The method may include a step of cleaning porous member 3 with ultraviolet light to remove an impurity on a surface of porous member 3 before immersing porous member 3 in reagent 11 inside container 5. In this situation, it is preferable to use the dielectric barrier discharge excimer lamp device enclosing a Xe gas, for example, as a source of ultraviolet light and apply ultraviolet light having a central wavelength of 146 nm with an irradiance of 10 mW/cm2 for about 1 hour.

Then, porous member 3 coated with the catalyst particles as above is placed in a plasma CVD apparatus, for example, and a gas as a material of the nanostructure is introduced to flow through the apparatus to generate plasma of the gas flowing in the apparatus to grow nanostructure 1 shown in FIG. 3. Besides plasma CVD described above, nanostructure 1 can also be formed with thermal CVD or the like. Nanostructure 1 formed as such tends to grow with holding the catalyst particle on a tip thereof.

Thereafter, as shown in a schematic perspective view of FIG. 5, a superheated water vapor 7 is ejected from a superheated water vapor jet device 6 to spray superheated water vapor 7 over liquid reagent 11 including catalyst particles to allow the catalyst particles to be contained in a dispersion gas including superheated water vapor 7. Then, the dispersion gas containing the catalyst particles is sprayed on a surface of porous member 3 having nanostructure 1 grown thereon to attach the catalyst particle in the dispersion gas to the surface of nanostructure 1. As a result, the porous filter of the present invention as shown in FIG. 3 can be produced. Though use of the dispersion gas including the superheated water vapor is not a limitation in the present invention, the superheated water vapor is preferably used because a liquid component of the liquid reagent including the catalyst particles can be thermally removed with high thermal energy. In addition, a metal similar to that used for coating described above, that is, at least one of metals such as Fe, Ni, Co, Cr, Mo, W, Ti, Au, Ag, Cu, Pt, Ta, Al, Pd, Gd, Sm, Nd, and Dy, for example, can be used as the catalyst particles included in reagent 11.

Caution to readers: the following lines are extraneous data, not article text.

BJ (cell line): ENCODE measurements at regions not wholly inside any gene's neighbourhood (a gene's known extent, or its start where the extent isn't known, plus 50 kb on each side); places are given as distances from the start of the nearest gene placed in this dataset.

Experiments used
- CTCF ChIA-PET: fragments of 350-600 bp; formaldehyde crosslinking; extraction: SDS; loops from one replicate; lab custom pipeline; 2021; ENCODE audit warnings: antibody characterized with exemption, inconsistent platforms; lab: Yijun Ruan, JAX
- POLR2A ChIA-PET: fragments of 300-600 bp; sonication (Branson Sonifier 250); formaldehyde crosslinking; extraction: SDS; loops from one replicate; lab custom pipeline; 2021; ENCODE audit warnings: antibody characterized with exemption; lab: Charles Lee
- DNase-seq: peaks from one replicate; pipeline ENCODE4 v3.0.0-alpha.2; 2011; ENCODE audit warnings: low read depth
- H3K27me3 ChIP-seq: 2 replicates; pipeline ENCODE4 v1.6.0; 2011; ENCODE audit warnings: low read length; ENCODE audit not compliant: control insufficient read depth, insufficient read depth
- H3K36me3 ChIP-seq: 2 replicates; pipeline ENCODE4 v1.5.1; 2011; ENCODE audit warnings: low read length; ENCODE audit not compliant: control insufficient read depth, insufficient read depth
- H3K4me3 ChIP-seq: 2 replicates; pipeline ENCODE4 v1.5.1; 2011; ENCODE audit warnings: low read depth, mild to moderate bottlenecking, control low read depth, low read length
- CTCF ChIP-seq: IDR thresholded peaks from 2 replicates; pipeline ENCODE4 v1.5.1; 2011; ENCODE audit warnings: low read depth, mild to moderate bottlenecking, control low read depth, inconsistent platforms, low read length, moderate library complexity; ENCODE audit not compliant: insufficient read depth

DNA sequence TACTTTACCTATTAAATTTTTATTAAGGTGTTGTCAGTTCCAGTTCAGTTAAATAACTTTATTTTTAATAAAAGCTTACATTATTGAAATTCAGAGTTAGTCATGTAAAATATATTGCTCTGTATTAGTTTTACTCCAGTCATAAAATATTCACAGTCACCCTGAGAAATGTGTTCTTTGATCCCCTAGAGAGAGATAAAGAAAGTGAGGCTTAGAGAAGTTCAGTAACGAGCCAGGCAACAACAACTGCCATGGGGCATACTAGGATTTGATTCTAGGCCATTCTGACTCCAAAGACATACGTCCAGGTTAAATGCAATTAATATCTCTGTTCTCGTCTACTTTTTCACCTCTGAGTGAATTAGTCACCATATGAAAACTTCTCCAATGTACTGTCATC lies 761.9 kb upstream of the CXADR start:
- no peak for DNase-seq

FIG. 6 is a schematic perspective view of a preferred example of an air cleaning device of the present invention. The air cleaning device includes a reaction chamber 13, superheated water vapor jet device 6, a decomposition acceleration gas inlet 8, an outside air inlet 9, a porous filter 14 of the present invention, and an agitator 10. Hazardous substance 20 flowing from outside air inlet 9 into reaction chamber 13 is efficiently adsorbed by nanostructure 1 in porous filter 14. An amount and a speed of adsorption of hazardous substance 20, however, are saturated with time. Then, superheated water vapor 7 is ejected from superheated water vapor jet device 6 and a decomposition acceleration gas 12 is introduced from decomposition acceleration gas inlet 8 into superheated water vapor 7 to generate a decomposition gas including superheated water vapor 7 and decomposition acceleration gas 12, and the decomposition gas is sprayed on a surface of porous filter 14 to allow hazardous substance 20 adsorbed by nanostructure 1 in porous filter 14 to be decomposed and removed. A decomposition product of hazardous substance 20 is agitated by agitator 10 and then ejected from the air cleaning device (in a direction indicted by an arrow shown in FIG. 6).

In the air cleaning device shown in FIG. 6, though the hazardous substance adsorbed by the nanostructure can be decomposed only by thermal energy of the superheated water vapor without using the decomposition acceleration gas, since a temperature of the air cleaning device may become substantially high in this situation, the decomposition acceleration gas is preferably used to decompose the hazardous substance at a lower temperature. An alcohol such as ethanol, or oxygen, for example, can be used as the decomposition acceleration gas. In addition, outside air inlet 9 in the air cleaning device shown in FIG. 6 can include, for example, an HEPA filter for preventing dust.